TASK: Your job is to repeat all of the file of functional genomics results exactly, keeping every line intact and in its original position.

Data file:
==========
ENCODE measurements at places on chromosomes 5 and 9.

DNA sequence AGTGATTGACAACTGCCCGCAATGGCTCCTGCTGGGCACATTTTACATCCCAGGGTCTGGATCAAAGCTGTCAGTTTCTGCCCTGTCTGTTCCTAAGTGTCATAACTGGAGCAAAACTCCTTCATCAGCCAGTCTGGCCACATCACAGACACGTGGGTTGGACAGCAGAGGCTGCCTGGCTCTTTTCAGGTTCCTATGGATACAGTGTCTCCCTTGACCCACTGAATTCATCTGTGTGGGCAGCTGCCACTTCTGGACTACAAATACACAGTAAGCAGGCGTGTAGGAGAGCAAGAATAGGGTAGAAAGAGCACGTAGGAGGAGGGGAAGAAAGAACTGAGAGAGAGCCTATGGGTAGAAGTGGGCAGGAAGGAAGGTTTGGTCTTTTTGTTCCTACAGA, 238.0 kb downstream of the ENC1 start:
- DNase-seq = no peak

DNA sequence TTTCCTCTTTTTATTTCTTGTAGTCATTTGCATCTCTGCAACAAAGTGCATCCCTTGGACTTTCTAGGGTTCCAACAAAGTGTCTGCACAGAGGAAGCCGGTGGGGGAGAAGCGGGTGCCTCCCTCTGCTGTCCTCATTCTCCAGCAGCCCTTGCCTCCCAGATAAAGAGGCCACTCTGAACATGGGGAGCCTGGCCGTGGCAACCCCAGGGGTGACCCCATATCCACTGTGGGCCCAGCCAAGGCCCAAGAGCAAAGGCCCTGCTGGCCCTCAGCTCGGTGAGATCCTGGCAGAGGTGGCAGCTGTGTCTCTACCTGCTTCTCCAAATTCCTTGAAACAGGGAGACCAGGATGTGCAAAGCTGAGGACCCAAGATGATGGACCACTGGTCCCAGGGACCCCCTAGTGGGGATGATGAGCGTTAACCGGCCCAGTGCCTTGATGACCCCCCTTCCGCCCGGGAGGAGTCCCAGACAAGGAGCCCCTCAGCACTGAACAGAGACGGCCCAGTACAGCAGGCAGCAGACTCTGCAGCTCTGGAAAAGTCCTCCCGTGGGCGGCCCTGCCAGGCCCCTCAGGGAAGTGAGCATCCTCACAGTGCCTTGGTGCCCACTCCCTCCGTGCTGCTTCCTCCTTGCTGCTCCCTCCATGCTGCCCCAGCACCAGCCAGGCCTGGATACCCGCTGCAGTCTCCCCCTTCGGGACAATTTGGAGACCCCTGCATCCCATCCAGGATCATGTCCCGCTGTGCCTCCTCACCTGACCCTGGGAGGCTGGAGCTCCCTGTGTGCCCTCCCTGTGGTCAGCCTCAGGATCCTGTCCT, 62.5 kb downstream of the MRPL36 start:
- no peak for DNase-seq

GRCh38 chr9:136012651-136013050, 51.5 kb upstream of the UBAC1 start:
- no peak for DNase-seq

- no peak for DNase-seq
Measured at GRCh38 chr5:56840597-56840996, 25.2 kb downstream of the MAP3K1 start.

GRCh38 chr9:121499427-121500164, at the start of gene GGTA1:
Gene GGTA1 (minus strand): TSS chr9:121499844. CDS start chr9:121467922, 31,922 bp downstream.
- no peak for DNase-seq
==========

ENCODE measurements at places on chromosomes 5 and 9.

DNA sequence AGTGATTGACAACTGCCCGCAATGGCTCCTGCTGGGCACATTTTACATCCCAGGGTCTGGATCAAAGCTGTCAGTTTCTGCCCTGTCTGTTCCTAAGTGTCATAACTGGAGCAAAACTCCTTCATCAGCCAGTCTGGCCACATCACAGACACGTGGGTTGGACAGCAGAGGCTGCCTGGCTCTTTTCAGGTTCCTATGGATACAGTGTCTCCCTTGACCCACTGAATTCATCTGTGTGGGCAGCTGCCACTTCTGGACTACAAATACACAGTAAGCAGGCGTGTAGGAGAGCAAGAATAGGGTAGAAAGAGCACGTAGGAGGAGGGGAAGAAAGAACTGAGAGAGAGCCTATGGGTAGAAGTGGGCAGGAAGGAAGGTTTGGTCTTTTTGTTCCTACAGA, 238.0 kb downstream of the ENC1 start:
- DNase-seq = no peak

DNA sequence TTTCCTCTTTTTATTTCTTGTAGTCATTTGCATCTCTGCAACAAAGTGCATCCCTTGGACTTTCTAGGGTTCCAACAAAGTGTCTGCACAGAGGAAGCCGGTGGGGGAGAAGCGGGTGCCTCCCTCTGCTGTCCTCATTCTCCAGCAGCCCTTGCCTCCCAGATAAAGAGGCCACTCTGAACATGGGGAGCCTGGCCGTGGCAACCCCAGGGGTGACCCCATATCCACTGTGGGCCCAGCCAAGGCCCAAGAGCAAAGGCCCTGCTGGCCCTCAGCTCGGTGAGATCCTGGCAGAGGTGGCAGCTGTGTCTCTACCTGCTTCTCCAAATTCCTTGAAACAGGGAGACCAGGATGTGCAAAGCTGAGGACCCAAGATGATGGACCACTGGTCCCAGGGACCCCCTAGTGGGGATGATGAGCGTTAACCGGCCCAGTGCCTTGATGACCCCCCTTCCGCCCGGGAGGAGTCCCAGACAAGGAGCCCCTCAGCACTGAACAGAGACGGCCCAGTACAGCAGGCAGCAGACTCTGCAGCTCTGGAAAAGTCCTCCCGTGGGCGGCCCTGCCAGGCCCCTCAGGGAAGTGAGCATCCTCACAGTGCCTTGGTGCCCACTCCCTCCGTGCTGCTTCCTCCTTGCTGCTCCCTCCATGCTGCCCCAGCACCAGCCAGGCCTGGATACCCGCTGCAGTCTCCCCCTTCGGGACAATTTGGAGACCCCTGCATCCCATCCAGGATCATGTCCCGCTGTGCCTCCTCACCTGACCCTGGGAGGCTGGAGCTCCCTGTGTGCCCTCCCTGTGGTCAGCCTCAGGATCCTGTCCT, 62.5 kb downstream of the MRPL36 start:
- no peak for DNase-seq

GRCh38 chr9:136012651-136013050, 51.5 kb upstream of the UBAC1 start:
- no peak for DNase-seq

- no peak for DNase-seq
Measured at GRCh38 chr5:56840597-56840996, 25.2 kb downstream of the MAP3K1 start.

GRCh38 chr9:121499427-121500164, at the start of gene GGTA1:
Gene GGTA1 (minus strand): TSS chr9:121499844. CDS start chr9:121467922, 31,922 bp downstream.
- no peak for DNase-seq